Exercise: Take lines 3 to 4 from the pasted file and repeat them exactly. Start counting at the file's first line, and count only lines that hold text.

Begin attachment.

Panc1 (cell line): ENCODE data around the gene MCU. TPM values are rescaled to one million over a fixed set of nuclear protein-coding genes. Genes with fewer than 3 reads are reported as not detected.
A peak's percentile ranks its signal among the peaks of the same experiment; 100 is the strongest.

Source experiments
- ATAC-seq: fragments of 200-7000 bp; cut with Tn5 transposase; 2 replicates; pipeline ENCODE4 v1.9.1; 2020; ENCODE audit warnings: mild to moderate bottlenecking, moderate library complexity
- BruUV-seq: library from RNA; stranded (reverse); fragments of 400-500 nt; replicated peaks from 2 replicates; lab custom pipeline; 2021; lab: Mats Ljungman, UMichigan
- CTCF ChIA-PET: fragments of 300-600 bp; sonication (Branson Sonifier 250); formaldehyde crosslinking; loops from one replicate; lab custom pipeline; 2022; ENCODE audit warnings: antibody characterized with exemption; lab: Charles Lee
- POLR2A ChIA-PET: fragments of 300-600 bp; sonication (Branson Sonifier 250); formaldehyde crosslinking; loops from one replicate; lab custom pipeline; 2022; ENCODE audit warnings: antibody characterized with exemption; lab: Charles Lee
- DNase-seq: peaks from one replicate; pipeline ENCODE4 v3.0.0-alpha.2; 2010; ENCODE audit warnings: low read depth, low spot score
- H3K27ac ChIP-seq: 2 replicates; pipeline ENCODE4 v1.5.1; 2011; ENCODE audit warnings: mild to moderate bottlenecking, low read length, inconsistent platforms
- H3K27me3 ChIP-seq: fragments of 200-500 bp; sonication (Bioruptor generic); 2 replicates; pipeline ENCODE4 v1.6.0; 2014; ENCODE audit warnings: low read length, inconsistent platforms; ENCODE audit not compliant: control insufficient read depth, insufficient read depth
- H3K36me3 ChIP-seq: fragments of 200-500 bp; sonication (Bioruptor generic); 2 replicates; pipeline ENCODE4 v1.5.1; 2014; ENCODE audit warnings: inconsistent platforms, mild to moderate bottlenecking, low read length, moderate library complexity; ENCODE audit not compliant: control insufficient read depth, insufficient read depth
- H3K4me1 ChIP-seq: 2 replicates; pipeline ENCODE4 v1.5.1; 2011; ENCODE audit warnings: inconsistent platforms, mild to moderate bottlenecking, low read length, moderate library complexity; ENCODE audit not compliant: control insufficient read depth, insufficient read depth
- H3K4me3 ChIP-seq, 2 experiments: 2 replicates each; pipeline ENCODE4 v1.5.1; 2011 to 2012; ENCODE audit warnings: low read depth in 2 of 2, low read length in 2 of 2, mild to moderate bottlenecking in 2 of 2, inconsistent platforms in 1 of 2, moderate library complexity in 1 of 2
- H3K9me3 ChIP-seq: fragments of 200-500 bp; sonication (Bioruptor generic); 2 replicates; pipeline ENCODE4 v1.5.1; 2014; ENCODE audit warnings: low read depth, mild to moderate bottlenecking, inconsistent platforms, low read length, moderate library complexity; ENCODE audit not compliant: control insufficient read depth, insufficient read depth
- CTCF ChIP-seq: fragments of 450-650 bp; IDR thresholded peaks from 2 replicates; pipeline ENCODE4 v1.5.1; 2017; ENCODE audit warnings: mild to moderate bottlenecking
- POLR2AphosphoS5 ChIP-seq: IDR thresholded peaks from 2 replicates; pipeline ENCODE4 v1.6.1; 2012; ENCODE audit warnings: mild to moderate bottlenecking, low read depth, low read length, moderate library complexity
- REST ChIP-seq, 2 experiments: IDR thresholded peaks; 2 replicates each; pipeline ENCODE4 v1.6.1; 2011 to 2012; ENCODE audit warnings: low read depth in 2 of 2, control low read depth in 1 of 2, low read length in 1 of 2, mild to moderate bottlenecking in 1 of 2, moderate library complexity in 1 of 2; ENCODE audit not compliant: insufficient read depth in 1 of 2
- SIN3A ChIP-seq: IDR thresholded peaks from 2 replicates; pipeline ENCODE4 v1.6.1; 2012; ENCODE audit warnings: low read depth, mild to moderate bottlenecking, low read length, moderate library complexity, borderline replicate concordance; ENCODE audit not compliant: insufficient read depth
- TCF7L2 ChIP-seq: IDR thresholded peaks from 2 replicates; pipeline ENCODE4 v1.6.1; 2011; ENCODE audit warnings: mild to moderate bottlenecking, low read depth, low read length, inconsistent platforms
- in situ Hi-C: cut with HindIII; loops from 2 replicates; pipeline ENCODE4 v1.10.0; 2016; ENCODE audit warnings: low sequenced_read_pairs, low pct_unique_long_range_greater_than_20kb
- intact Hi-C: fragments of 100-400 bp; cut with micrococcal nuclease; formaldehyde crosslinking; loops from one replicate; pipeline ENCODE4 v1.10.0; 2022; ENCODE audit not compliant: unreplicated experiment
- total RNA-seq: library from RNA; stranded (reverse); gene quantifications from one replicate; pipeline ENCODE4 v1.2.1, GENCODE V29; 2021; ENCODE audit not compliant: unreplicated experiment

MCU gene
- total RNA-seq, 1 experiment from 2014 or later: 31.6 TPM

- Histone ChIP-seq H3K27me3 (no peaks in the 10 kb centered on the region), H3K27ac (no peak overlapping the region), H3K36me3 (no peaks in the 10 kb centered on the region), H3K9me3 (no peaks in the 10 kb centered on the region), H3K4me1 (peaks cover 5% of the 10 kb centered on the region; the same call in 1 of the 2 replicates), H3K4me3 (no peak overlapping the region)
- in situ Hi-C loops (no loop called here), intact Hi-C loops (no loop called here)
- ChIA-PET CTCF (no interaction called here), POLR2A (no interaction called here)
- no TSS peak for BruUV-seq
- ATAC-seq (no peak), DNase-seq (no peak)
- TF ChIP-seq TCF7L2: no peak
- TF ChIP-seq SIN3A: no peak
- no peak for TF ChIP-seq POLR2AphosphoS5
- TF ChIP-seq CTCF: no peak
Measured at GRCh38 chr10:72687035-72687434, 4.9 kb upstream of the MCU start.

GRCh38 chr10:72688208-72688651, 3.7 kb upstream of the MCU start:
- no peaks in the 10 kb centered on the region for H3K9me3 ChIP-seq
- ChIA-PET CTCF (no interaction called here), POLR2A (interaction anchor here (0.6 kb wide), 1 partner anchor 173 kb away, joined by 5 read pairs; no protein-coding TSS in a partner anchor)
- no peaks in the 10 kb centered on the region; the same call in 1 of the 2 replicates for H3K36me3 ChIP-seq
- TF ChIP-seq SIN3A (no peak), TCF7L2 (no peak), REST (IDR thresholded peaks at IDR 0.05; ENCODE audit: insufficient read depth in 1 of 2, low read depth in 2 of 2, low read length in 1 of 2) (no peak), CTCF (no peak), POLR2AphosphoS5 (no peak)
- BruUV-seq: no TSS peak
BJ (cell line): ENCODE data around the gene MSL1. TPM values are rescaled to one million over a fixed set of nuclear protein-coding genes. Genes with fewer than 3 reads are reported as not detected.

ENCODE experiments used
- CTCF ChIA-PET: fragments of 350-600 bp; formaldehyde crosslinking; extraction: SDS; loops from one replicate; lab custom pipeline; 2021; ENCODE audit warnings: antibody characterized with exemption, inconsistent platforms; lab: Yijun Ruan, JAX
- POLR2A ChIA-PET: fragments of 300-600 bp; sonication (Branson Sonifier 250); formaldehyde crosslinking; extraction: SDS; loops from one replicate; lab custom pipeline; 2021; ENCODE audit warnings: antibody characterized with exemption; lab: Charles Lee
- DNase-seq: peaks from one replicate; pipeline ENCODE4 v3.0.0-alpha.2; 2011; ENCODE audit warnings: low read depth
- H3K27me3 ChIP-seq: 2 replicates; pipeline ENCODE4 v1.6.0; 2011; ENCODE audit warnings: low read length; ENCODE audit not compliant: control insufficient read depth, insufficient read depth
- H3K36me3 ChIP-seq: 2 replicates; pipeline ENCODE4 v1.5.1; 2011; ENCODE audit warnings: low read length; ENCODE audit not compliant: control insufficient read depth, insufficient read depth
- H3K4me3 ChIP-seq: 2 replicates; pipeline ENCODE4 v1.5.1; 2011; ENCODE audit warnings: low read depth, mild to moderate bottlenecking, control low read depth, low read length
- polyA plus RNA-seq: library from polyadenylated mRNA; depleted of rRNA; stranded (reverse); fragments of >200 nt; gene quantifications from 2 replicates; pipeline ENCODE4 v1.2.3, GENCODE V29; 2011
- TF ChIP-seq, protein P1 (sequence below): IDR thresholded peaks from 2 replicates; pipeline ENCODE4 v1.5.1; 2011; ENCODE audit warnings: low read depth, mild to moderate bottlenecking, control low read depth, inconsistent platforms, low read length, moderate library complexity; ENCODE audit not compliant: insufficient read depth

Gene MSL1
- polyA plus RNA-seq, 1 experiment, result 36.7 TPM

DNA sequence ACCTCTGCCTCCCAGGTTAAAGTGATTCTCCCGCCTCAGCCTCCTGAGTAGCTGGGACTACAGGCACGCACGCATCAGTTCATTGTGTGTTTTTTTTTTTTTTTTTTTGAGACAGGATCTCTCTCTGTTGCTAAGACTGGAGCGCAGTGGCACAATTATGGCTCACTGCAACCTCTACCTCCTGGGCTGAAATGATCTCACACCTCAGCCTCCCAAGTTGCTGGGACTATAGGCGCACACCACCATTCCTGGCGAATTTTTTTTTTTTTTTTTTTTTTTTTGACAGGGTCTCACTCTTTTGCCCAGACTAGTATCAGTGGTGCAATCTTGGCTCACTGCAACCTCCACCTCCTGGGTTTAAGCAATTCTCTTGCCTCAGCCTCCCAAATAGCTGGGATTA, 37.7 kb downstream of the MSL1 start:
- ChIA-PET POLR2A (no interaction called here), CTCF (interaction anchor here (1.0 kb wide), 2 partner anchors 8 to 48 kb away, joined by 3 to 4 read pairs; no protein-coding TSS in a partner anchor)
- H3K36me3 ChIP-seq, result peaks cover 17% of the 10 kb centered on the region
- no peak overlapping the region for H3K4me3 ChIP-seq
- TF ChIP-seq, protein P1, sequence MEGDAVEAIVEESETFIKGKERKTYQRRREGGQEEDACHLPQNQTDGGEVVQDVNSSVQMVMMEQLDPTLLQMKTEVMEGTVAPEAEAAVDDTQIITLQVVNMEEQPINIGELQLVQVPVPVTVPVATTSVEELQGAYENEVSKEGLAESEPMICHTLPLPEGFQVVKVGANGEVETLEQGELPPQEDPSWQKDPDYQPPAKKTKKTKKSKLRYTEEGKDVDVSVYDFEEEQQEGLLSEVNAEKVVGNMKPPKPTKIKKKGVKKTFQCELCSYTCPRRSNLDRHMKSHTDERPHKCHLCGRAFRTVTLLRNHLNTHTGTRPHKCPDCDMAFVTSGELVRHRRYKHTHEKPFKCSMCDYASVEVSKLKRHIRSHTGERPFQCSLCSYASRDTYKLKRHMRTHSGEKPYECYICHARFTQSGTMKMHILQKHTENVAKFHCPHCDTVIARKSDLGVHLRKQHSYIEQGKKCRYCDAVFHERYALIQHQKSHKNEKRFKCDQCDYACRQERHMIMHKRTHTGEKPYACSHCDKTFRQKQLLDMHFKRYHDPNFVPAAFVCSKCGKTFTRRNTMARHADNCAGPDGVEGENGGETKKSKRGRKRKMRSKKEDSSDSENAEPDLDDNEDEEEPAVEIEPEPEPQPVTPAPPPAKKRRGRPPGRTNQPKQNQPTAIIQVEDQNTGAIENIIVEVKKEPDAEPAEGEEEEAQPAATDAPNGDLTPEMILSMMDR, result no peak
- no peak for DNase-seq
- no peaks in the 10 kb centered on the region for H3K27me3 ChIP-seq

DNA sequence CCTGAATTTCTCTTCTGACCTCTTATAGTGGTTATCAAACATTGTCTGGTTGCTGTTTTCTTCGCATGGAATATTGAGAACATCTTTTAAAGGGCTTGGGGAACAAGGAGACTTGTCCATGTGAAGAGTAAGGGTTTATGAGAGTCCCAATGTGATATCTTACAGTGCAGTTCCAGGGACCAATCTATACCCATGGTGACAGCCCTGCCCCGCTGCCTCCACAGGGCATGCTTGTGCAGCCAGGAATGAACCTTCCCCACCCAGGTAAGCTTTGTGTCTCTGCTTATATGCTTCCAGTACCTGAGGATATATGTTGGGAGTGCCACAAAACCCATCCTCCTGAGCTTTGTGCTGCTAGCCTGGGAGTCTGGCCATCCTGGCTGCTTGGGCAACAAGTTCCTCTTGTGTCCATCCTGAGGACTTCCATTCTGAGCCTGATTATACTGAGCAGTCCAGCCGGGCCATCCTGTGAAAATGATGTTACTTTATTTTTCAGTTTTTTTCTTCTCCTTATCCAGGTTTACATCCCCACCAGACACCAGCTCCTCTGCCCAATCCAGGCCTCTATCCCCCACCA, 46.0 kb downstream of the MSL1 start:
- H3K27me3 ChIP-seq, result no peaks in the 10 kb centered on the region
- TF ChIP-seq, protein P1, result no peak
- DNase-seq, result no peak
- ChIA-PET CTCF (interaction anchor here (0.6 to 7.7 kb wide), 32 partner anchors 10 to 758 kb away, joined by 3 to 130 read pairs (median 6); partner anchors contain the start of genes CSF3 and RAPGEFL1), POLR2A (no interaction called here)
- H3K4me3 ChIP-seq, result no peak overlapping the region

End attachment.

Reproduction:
Source experiments
- ATAC-seq: fragments of 200-7000 bp; cut with Tn5 transposase; 2 replicates; pipeline ENCODE4 v1.9.1; 2020; ENCODE audit warnings: mild to moderate bottlenecking, moderate library complexity